The Call of the Wild

At the beginning of 2015, M’Bopicuá Nature Park welcomed a new and unexpected member to its family, which piqued the interest of National Geographic and started a journey of hope for one of our most charismatic cats.

One morning while the head of M’Bopicuá Nature Park, Juan Villalba, was leading a group of schoolchildren, an employee called him and asked to speak to him privately. They were both in front of the margay enclosure, and the students walked off toward other areas of the nature park.

Juan told them to keep going and that he would catch up with them soon, and he listened to the man with intrigue. “There’s a little cat in the corner,” the employee told him. “What little cat?” asked the head of the nature park, who knew exactly which and how many animals there were, which did not include a “little cat.” “Yes, its eyes are closed. It must have been born recently,” insisted the man.

Juan approached the margay habitat with foreboding and inspected the area carefully. What he found in the corner, to his surprise, certainly was a little cat, but not just any little cat: It was a baby margay, the first to be born in the nature park. It’s not that Villalba didn’t know that something like that can happen when a male and a female are put together in the same space for long periods of time, or that he believed that some kind of feline immaculate conception had occurred. To understand his surprise, you have to know how unusual it is for margays to reproduce in captivity.

The margays’ situation is perhaps not iconic or world-famous like the pandas’, who are subjected to all kind of unsolicited and even undignified treatment to get them to engage in some type of “action” in their cages, now quite a cliché in the public’s imagination, but the small cats also have a long history of failure when it comes to captive breeding. So what had happened this time?

First They Want Things

The parents of that newborn margay hadn’t just met. Their story, described in detail in another article, starts with them living together in the house of a couple of veterinarians in Velázquez, Rocha, before moving to M’Bopicuá Nature Park two years before the event recounted in this story. Although they had shared a cage for a while, they had never reproduced. And for good reason.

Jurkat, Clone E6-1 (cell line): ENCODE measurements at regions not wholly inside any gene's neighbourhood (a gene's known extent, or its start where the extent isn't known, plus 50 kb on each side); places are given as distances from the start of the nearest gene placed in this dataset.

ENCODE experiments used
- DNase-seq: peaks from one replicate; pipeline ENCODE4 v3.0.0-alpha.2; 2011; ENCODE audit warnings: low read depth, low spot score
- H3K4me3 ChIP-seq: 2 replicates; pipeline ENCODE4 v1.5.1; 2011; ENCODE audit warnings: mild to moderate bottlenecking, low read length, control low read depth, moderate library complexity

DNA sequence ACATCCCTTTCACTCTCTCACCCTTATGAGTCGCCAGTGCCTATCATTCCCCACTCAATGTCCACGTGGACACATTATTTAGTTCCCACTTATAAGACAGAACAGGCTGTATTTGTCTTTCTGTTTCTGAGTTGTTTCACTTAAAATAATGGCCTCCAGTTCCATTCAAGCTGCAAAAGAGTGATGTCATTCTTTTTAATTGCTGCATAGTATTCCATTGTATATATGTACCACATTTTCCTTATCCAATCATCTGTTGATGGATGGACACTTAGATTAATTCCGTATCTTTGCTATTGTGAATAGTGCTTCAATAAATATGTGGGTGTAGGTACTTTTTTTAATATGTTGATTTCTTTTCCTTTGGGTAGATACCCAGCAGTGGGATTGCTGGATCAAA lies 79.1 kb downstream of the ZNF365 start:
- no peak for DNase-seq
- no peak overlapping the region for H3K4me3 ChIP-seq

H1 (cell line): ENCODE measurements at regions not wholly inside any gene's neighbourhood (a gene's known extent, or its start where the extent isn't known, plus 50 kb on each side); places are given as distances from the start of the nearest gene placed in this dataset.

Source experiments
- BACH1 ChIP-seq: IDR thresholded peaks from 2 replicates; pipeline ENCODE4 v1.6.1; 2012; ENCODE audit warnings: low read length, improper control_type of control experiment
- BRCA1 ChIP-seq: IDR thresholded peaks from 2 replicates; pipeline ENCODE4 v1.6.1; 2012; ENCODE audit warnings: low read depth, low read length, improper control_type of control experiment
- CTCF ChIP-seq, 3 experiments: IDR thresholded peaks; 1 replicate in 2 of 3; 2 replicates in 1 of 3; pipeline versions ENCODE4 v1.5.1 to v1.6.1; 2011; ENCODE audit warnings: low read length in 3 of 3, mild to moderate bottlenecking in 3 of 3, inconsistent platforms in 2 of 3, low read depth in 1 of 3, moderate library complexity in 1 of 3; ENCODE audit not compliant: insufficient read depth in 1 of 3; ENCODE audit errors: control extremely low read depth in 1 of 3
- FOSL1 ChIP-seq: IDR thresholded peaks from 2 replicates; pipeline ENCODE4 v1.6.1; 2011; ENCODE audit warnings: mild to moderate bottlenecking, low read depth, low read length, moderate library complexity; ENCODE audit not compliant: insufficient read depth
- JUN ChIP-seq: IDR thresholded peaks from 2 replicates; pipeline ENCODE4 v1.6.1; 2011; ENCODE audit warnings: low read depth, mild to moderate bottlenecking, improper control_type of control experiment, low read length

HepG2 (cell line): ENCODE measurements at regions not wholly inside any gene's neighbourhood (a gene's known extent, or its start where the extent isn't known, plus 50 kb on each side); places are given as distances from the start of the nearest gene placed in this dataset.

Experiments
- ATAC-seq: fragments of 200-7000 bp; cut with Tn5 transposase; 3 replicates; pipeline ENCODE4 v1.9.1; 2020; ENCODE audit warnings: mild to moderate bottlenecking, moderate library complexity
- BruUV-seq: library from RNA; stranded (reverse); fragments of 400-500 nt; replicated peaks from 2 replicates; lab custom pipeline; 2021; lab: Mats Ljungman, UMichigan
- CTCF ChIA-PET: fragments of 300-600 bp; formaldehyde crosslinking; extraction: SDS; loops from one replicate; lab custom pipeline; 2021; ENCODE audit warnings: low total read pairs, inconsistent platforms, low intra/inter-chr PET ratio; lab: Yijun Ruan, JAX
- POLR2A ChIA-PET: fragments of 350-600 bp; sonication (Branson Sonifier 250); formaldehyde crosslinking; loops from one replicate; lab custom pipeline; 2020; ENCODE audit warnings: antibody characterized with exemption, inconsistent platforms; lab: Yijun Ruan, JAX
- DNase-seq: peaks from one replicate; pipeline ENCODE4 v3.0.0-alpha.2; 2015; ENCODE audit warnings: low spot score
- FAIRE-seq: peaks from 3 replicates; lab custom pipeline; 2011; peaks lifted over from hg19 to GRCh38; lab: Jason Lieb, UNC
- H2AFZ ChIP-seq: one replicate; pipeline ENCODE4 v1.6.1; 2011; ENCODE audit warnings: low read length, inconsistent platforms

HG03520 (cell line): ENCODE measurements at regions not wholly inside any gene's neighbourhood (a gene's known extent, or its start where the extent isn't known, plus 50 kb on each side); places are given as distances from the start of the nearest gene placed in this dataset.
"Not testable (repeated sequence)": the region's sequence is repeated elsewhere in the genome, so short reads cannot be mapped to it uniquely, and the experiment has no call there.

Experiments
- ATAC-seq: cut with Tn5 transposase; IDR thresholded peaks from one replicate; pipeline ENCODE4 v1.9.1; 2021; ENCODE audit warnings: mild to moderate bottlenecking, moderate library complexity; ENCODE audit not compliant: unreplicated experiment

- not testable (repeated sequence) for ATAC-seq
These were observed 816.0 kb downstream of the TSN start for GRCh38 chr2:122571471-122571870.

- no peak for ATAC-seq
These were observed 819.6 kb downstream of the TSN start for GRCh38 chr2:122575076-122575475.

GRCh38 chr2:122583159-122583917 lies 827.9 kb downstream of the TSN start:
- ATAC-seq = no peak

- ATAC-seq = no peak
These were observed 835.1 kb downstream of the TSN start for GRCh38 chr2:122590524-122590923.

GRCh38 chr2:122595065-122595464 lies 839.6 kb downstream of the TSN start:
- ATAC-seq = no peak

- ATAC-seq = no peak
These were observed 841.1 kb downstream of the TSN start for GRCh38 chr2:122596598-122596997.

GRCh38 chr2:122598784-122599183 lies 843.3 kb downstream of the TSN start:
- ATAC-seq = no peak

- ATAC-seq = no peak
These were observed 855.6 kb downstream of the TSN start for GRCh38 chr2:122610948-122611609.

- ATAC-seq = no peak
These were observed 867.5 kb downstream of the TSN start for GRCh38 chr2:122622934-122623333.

The baby’s mother was Margarita, a very charismatic margay who had been rescued when she was just a few days old and who was very used to being around humans. The father, who had quite an unstable temperament, had been found in a chicken coop and hadn’t initially shown any promising signs when face-to-face (or nose-to-nose) with Margarita. In the beginning, they didn’t exactly have the easiest relationship or the most relaxed interaction, a prerequisite for having babies in the short term. Any naturalist or biologist knows that. Even Keanu Reeves, who of course isn’t either of those things, announced in the movie Speed, “Relationships based on intense experiences never work.” Or almost never, as we’ll see.

Reading Too Much into Things

That morning, Margarita placed the small margay in a tree hollow and began to nurse it. As a precaution, Villalba removed the male from the enclosure, separating him from the baby and its mother. He had a very good reason for doing so: In the wild, after mating, the male returns to his solitary lifestyle, not living with the baby or its mother. The forced interaction in captivity is precisely one of the many obstacles to successful reproduction.

That M’Bopicuá Nature Park managed to breed margays in captivity is neither a stroke of good luck nor a minor event, nor an isolated one, as will be seen. Hundreds of institutions from all over the world can testify to their failed experiences in this matter.

As with any other species, when the margay’s natural environment is altered, its normal behavior patterns change, explains Juan. For example, these animals go from a solitary life to having to live with another member of their species, a situation that eliminates the possibility of natural selection; in captivity, the assortment of options that nature provides doesn’t exist.

If there are only a few individuals, they may not be compatible, “for reasons only the animals know,” notes Villalba, although any teen who has unsuccessfully looked for a partner is sure to understand this concept.

This doesn’t present an issue in the wild, where the male and female immediately separate if they are not compatible. Their singing, or meowing, is different if you put a pair together in captivity hoping for a guarantee that they will reproduce.

Why, then, is the situation at M’Bopicuá different? One of the measures taken by the nature park is to not put the cats in the same enclosure without first doing a trial run. Let’s call it a socially distanced first date. They are put in adjacent enclosures separated by fabric, and the park employees see how they react, for example, whether one margay gets upset and retreats or tries to get closer and establish contact if the other approaches. First, explains Juan, their behavior is studied.

This process may take weeks or months, although in the case of Margarita and her partner, as recounted in another story, it occurred spontaneously.